End-user feedback led to modifying an app’s UI for an agricultural project I was part of earlier in my career. A feature of counting planted seeds had been thought out by our client. During an onsite user research session, we spoke with the fieldsmen who would be using the app and they pointed out that carrying a tablet in the field to track seed count would be inconvenient and make their work harder. While this feature was intended to help them improve their processes and better project yields of crop in a field, it wasn’t designed with practicality in mind. Because of this feedback from the end user, we put our heads together and opted to modify the UI to be usable with iPad minis, enabling the fieldmen to integrate this process into their day to day activities without any additional burden. Had we not incorporated end users into the initial design process of the application, the product could have failed to be adopted after launch.

Similarly, on another occasion, we were designing an inspection application to be used in the field by tank inspectors. Our initial assumption was that while performing the inspections, one of the team members was solely responsible for documenting the inspection process and findings. However, upon performing an on-site inspection with the inspection team, we learned that what inspectors actually needed was a way to let the team perform their different inspection tasks in parallel while staying in sync. This would help speed up their time on-site, saving the client money and tank downtime while remaining safe and accurate.

These two experiences showcase not only the importance of thinking about the end-user but the value of validating assumptions and going out in the field. While out in the field and engaging with the end-user, we can discover previously overlooked or unknown processes. We can put something in front of users in an agile and rapid prototyping fashion to get immediate feedback. In doing so, we gain valuable insights by getting a fresh set of eyes on the product while also engaging end-users to generate excitement.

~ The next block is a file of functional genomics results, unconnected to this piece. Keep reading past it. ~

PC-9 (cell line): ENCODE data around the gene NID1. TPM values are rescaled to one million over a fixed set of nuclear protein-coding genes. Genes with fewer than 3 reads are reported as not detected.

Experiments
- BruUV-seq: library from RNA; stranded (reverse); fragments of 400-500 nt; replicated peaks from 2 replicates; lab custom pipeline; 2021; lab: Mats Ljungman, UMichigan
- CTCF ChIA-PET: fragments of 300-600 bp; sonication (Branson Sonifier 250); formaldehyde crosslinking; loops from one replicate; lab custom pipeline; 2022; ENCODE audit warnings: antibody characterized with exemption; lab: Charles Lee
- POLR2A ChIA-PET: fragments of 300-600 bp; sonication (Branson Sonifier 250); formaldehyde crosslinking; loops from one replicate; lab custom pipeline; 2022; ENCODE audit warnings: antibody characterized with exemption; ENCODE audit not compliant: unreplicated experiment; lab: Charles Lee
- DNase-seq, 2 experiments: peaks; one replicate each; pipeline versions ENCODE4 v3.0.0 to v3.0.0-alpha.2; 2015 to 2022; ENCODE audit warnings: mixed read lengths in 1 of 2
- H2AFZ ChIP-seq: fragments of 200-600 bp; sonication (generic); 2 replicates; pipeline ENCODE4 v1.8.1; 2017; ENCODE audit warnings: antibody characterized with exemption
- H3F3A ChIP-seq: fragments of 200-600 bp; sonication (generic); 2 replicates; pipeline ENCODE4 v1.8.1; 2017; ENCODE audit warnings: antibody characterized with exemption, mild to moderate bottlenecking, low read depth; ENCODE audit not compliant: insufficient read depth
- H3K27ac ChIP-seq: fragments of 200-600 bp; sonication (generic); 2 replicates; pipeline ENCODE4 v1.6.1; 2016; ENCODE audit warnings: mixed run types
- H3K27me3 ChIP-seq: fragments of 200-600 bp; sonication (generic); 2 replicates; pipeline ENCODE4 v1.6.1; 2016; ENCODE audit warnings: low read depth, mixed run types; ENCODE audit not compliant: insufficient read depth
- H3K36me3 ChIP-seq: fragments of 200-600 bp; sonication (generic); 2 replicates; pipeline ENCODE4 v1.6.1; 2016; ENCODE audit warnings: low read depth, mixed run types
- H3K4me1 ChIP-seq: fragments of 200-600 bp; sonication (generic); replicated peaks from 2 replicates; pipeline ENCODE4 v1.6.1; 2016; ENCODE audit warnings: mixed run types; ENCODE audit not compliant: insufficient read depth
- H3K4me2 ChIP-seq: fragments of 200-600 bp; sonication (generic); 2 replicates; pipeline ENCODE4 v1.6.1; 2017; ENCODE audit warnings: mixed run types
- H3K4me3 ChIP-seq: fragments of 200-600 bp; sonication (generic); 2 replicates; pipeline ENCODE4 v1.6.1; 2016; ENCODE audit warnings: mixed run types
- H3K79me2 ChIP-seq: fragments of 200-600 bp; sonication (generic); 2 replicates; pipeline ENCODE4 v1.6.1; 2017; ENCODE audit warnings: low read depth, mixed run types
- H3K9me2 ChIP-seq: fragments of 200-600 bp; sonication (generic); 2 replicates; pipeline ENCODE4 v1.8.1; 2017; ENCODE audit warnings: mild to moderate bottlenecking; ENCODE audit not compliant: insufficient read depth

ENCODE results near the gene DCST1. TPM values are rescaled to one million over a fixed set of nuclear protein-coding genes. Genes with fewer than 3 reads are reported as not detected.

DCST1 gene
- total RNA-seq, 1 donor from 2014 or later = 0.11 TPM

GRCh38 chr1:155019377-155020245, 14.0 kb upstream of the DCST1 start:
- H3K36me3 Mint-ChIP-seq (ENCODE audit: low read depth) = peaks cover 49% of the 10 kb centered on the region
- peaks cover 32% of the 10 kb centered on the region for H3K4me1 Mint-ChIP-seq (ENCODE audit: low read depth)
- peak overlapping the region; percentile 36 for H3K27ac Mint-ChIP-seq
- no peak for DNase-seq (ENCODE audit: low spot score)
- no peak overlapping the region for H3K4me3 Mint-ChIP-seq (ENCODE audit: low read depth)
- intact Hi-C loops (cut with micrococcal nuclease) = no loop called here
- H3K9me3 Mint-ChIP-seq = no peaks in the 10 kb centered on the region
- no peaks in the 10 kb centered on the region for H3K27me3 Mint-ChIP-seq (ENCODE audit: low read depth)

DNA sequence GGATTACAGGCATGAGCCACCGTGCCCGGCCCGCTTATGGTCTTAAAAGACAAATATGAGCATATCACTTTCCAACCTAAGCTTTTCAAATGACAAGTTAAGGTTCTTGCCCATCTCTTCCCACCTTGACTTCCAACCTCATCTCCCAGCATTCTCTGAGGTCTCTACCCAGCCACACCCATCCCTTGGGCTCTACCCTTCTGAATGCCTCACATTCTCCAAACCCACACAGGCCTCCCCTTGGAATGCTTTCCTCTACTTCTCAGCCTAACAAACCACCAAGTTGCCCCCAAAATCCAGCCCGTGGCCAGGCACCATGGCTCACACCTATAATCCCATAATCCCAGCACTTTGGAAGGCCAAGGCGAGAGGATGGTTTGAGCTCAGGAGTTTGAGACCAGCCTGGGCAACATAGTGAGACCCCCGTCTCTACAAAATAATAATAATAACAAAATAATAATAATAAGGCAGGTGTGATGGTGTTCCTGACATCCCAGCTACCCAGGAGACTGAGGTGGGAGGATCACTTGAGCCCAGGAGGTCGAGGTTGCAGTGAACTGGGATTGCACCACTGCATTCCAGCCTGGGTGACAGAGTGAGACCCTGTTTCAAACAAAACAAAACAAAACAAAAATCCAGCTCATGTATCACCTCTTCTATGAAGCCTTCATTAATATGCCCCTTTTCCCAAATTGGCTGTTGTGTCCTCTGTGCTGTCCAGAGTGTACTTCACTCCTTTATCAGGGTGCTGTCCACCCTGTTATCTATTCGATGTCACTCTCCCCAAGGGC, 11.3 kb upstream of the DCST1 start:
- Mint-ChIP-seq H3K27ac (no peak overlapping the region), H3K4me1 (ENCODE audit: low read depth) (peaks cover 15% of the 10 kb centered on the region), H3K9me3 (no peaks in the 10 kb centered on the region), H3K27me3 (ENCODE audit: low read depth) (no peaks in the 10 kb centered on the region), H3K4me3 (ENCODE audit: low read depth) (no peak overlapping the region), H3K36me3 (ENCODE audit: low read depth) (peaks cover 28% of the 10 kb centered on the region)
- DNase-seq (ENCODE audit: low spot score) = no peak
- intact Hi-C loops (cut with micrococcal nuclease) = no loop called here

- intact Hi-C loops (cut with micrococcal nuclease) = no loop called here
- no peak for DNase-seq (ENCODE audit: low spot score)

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Lacking an end-user mindset can pose a significant risk when creating a new product or process that doesn’t exist in the market. It may feel like a challenge to fully understand the end-user’s needs in these cases, as they may not be clearly defined. However, an agile approach is often a better option than producing a list of requirements that may miss the mark. By putting something in front of potential users and iterating on their feedback, the product can evolve to better meet their needs. This is particularly important when the project is intended to fulfill an unmet need or provide a new product that users may not have known they needed. For example, Slack, Airbnb, and Uber are all software products that fulfilled unmet needs and provided new solutions for users. By taking an iterative approach and putting the user’s needs first, these companies were able to achieve great success in the adoption of their products.

Key Takeaways

Prioritizing consistent client engagement and an end-user mindset throughout your project will only increase the likelihood of success for a project. Whether you’re developing an app for field workers or launching a revolutionary product, remember that your clients and users are people with distinct needs and goals. Make sure you understand them and keep them in mind every step of the way. Your clients will appreciate the results, and your users will thank you for the great experience. Don’t let a lack of engagement or a failure to put the user first derail your project. Follow these principles, stay agile, and create something that truly serves and delights your clients and users alike.